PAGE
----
Thu, Feb 08, 2018 - Page 9 News List

To buy or not to buy, the answer remains cryptic

Cryptocurrencies are not likely to affect macroeconomic growth, but its underlying blockchain technology offers a greater challenge to human ingenuity to create welfare-boosting innovation

By Adair Turner

Illustration: Mountain People

In December last year, as the price of bitcoin neared US$20,000, a friend asked me whether she should invest. I said that I had not the faintest idea. As the price hovers at about US$10,000 today, my reply remains the same.

Over the next year, the bitcoin price could double, soar 10-fold or collapse by 95 percent or more, and no economic analysis can help predict where in that range it will lie. Its value is arbitrarily determined by the collective psychology of the mass of investors; it goes where, on average, they think it will.

Like other cryptocurrencies, bitcoin serves no useful economic purpose, although in macroeconomic terms, such currencies probably also do little harm.

In a modern economy, money has a well-defined real value, because governments accept it as payment of taxes and issue debts in defined monetary amounts, and because central banks ensure that total monetary creation, by either the state or the private banking system, grows at a pace compatible with relatively low and stable inflation.

In some sense, money is an arbitrary social construct, but its value and ability to serve crucial economic functions are rooted in the authority and institutions of the currency-issuing state.

However, at any time, groups of people can choose to believe that some commodity — a specific type of seashell, or gold, or tulips — will be a far better store of value than money, and that its value in money terms is bound to rise. What matters is simply that the supply of the chosen commodity cannot be rapidly and limitlessly increased.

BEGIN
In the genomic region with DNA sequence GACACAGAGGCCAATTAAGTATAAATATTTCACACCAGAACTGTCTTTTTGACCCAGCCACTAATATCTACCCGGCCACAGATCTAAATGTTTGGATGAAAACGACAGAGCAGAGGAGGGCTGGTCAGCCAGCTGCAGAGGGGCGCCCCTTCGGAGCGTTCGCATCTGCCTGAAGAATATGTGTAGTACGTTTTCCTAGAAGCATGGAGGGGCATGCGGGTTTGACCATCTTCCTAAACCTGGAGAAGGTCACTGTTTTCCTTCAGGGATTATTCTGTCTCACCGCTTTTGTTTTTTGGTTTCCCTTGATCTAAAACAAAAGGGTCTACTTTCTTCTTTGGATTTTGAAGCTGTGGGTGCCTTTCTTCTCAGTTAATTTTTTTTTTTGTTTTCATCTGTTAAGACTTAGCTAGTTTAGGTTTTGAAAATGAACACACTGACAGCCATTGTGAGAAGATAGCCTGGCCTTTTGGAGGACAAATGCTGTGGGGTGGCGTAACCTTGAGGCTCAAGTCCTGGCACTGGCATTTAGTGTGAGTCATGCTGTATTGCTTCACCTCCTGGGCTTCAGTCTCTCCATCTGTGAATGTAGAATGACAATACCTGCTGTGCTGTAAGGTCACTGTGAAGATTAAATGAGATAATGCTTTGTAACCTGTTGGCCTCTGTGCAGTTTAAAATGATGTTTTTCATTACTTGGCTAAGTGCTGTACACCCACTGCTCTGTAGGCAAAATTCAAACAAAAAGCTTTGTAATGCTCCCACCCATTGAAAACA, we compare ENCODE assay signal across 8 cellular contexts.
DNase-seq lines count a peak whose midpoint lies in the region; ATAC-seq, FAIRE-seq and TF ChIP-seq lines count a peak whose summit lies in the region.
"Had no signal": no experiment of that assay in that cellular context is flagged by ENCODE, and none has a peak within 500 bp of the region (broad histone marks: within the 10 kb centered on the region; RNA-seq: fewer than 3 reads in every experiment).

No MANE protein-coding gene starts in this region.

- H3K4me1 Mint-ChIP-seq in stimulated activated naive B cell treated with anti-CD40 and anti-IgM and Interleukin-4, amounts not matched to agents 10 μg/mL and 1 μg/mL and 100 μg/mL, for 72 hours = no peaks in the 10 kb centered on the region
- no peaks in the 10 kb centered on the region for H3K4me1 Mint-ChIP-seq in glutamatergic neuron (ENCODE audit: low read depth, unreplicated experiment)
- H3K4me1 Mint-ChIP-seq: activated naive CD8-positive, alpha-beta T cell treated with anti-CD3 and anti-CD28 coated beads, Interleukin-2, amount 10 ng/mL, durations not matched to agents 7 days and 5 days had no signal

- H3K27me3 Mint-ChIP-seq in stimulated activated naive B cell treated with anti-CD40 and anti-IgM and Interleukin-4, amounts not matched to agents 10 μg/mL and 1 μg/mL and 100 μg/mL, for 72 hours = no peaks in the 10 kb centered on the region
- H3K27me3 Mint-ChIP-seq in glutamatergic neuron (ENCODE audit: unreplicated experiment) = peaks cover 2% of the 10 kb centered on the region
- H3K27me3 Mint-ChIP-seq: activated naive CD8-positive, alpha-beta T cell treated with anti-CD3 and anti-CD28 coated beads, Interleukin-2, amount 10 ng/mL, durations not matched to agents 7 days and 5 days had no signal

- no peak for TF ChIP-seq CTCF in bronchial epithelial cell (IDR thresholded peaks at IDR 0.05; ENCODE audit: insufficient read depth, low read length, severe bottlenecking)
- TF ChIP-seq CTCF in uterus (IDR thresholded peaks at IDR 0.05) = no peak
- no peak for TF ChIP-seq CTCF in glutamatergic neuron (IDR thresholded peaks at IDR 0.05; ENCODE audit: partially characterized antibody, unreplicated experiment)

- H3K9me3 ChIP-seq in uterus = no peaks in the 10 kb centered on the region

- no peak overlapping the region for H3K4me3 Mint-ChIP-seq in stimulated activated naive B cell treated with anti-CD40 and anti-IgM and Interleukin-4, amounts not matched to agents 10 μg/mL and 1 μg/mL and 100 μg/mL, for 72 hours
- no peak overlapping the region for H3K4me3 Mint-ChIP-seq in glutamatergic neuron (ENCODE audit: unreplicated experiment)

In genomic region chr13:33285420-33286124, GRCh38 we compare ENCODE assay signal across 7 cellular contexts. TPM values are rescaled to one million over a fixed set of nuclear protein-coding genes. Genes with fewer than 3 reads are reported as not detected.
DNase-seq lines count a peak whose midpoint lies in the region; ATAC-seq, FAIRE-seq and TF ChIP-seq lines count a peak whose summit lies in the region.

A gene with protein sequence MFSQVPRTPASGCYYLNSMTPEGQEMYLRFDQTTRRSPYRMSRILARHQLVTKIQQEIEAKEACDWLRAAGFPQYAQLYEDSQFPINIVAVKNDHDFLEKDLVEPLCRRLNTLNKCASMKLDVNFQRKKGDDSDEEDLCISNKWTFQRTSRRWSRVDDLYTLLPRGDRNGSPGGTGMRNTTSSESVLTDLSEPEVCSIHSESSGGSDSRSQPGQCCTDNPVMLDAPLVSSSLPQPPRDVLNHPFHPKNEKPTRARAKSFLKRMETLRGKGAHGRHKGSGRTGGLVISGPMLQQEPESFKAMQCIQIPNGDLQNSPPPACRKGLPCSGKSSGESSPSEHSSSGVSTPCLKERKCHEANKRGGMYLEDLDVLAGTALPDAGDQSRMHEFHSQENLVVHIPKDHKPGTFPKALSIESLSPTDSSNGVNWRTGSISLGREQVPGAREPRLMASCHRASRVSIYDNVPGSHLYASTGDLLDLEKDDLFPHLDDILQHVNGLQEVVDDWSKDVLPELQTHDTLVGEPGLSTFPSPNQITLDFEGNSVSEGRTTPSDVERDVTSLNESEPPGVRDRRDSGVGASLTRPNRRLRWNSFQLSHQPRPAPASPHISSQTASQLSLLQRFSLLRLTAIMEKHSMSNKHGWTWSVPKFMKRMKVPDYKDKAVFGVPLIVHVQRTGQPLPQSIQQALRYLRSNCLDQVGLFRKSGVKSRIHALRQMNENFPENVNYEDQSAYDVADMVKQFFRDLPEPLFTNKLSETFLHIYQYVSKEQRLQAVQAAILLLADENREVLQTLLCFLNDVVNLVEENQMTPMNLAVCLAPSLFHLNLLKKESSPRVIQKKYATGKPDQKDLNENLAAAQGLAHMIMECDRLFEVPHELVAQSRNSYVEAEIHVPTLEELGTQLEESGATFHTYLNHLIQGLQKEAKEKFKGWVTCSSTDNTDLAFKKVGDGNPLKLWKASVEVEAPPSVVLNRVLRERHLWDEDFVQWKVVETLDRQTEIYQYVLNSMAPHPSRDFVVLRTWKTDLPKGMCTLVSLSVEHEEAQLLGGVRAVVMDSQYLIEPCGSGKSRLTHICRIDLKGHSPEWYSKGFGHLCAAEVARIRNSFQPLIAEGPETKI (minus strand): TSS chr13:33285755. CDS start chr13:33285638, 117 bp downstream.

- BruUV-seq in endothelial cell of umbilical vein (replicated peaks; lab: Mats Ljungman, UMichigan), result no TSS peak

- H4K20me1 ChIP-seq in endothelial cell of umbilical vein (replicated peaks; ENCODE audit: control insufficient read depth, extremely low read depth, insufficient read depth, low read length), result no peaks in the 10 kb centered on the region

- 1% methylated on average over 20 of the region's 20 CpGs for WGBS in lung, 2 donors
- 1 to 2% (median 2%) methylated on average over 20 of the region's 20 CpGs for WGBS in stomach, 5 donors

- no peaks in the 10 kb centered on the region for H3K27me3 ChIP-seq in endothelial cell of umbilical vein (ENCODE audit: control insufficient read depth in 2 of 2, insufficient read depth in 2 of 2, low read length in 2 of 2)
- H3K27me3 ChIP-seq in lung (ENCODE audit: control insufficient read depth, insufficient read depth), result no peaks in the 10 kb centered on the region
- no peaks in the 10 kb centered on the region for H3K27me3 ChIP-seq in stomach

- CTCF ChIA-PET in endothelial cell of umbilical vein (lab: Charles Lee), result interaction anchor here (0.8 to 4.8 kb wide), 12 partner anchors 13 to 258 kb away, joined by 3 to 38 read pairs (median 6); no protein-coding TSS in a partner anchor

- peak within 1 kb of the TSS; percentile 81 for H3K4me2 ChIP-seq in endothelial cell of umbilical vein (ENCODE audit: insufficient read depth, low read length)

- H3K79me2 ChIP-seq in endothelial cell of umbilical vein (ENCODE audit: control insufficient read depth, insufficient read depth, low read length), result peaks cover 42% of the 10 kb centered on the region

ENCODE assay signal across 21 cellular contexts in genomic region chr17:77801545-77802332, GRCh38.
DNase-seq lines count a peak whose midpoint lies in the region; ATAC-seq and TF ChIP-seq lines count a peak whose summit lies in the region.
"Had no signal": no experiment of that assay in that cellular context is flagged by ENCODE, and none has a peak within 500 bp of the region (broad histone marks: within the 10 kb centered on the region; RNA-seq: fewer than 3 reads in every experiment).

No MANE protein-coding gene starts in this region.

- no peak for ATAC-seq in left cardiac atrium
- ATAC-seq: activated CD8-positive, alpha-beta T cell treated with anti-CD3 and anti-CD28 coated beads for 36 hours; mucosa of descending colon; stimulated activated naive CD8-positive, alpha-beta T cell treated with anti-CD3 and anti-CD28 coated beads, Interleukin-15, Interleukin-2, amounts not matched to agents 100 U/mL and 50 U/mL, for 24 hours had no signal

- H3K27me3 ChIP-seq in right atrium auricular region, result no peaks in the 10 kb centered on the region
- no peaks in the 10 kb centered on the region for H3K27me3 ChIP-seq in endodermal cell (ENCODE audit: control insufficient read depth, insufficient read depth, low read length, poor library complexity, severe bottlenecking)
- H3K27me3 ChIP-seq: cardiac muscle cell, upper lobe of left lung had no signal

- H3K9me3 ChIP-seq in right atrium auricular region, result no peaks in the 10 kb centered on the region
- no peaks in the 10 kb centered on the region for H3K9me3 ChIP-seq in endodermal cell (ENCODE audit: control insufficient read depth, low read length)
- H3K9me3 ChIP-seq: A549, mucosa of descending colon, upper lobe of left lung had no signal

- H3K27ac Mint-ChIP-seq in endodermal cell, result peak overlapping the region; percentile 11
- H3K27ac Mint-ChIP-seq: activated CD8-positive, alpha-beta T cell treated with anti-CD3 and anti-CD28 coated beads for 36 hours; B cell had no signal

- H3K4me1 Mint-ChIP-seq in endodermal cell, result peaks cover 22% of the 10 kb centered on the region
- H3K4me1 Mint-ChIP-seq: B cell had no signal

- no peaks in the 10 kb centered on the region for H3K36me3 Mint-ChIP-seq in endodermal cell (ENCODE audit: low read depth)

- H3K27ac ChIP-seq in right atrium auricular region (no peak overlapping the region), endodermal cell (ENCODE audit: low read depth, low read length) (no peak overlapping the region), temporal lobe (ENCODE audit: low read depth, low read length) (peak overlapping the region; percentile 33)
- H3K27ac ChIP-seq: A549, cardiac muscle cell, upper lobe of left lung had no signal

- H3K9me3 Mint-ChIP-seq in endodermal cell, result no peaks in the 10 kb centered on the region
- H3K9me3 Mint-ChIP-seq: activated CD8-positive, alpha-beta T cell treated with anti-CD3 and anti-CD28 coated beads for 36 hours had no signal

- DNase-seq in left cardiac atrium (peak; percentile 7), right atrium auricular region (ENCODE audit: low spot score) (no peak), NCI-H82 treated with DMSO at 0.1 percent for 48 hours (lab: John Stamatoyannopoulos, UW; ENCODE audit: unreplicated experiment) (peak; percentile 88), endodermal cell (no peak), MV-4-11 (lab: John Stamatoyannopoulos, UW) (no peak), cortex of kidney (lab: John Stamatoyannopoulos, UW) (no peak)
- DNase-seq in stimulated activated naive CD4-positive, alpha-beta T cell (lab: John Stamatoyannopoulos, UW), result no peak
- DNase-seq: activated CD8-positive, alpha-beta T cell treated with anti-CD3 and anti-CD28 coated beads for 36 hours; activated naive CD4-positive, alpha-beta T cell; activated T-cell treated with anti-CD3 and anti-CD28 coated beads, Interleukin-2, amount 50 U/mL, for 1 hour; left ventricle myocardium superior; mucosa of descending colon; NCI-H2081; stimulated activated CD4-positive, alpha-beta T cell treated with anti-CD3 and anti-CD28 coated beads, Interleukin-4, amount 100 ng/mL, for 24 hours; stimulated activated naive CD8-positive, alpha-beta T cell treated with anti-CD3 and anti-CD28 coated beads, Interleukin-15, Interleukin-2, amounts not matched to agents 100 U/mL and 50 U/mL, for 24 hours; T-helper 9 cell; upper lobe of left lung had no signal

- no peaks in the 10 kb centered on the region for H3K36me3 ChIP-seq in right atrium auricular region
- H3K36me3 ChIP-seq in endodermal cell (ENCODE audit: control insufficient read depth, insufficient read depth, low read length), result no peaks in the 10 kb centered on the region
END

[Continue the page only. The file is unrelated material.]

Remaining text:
Provided that is the case, the price can be whatever speculators believe. In early 1636, 1 pound (0.45kg) of “switsers” — a particular category of tulip bulb — traded in Dutch markets for 60 guilders; by mid-February 1637, the price was 1,500 guilders. In the subsequent crash, some bulb prices fell 99 percent.

Unlike gold or tulips, whose supply is fixed in the short term and constrained by nature in the medium term, immaterial bitcoin could in principle be created in infinite quantities.

In fact, the currency’s supply is limited by clever software algorithms, supported by huge quantities of computing power, which have enabled bitcoin’s creators to achieve a previously impossible trinity: decentralized “mining,” collectively limited aggregate supply and anonymity.

In theory, the latter could allow bitcoin or other cryptocurrencies to be not only an arbitrary store of value, but also an anonymous medium of exchange for large-value transactions, just like suitcases full of high-denomination bills, with no mark identifying the owner, but now in digital form.

However, as Kenneth Rogoff has said anonymous large denomination notes play no useful role in legitimate commerce, but are the favored medium of exchange for drug lords, tax avoiders, terrorists and other criminals.

However, if, as Rogoff argues, there is therefore a good case for eliminating them, the last thing the world needs is to recreate the same problem in digital form.

South Korea has thus banned the anonymous trading of cryptocurrencies, and other regulators around the world are considering whether to do the same.

The best case for going further and banning cryptocurrencies entirely is actually environmental. Estimates of how much electricity bitcoin mining requires vary widely — some put it as high as 30 terawatt-hours per year — equivalent to Morocco’s entire electricity demand — while others suggest it is a sixth of that.

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